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Digital distribution will ignite PSP publishing options, reckons Sony

Smaller, cheaper and more female-oriented games on the way in 2009
Product: Sony PSP | Publisher: Sony Computer Entertainment | Format: PSP
Sony PSP PSP, thumbnail 1
It's taking Sony some time to properly roll out its plans in terms how the PSP interacts with the PlayStation Network, PlayStation Store and PlayStation 3, but every firmware release is adding another piece of the puzzle.

The most recent significant change has been the release of PSP firmware v5.0 (together with v2.50 for PS3), which adds the ability to download games direct to your PSP without requiring a PC or PS3.

However, technology isn't much use without Sony also making changes to the way that publishers and developers can release their games. With that in mind, we got in touch with Zeno Colaço (pictured), vice president of publisher and developer relations for Sony Computer Entertainment Europe, to find out how the whole strategy fitted together.

First off, we asked how the new direct-to-PSP distribution model would mesh with the other changes Sony is making in terms of publishing models.

"It gives publishers and developers much more scope in relation to the types of games they can release," says Colaço. "If they want to make a massive game, then they can do that, as before, as a boxed product on UMD. But if they want to do a smaller game just released online, or add downloadable content such as new characters to a UMD game, they can do that too. Customisation is a big part of what consumers want these days, so we want to empower developers to be able to add such features and deliver them however they want to."

Of course, one of the most interesting options with digital distribution is the potential flexibility it offers when it comes to reducing the cost of games. Obviously, if you're not releasing on UMD, you don't have to deal with high brick-and-mortar retail margins or the cost of manufacturing and moving the discs from factories to warehouses to shops.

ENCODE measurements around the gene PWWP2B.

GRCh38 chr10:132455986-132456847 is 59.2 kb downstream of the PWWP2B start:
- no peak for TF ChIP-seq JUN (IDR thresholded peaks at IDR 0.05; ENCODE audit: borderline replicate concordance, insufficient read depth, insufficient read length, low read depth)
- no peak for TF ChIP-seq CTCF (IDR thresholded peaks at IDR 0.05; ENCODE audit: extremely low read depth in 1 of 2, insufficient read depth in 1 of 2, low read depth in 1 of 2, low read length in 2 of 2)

"Sony's effectively the retainer for the store, so we do get a margin for handling the digital infrastructure but it's up to the publisher to set the pricing differentials for the games as they wish," states Colaço. "There are no hard or fast rules. If publishers want to sell games cheaper digitally that's within their gift."

Another issue this sort of publishing flexibility should improve is the perceived lack of games released for PSP.

Colaço says he's generally happy with the level of support the hardware gets from publishers, pointing out that around 30 games including Need For Speed, FIFA and Pro Evolution, will be released between October to December. "I think publishers see PSP as a strong third-party platform, which isn't the case on other handhelds," he says. "Worldwide sales remain bouyant and the new hardware [PSP 3000], combined with the new firmware features mean it's an attractive console for them."

Significantly, he also predicts the new distribution models will result in a wider range of releases in 2009. "I have to be careful what I say but publishers are definitely exploring more opportunities in terms of the types of games they can release on PSP, even in terms of more female-oriented games, puzzlers and less hardcore games," he says. "The opportunity we're providing with digital distribution will ignite those thoughts."

In other words, watch this space.

Reviewer photo
Jon Jordan 17 October 2008
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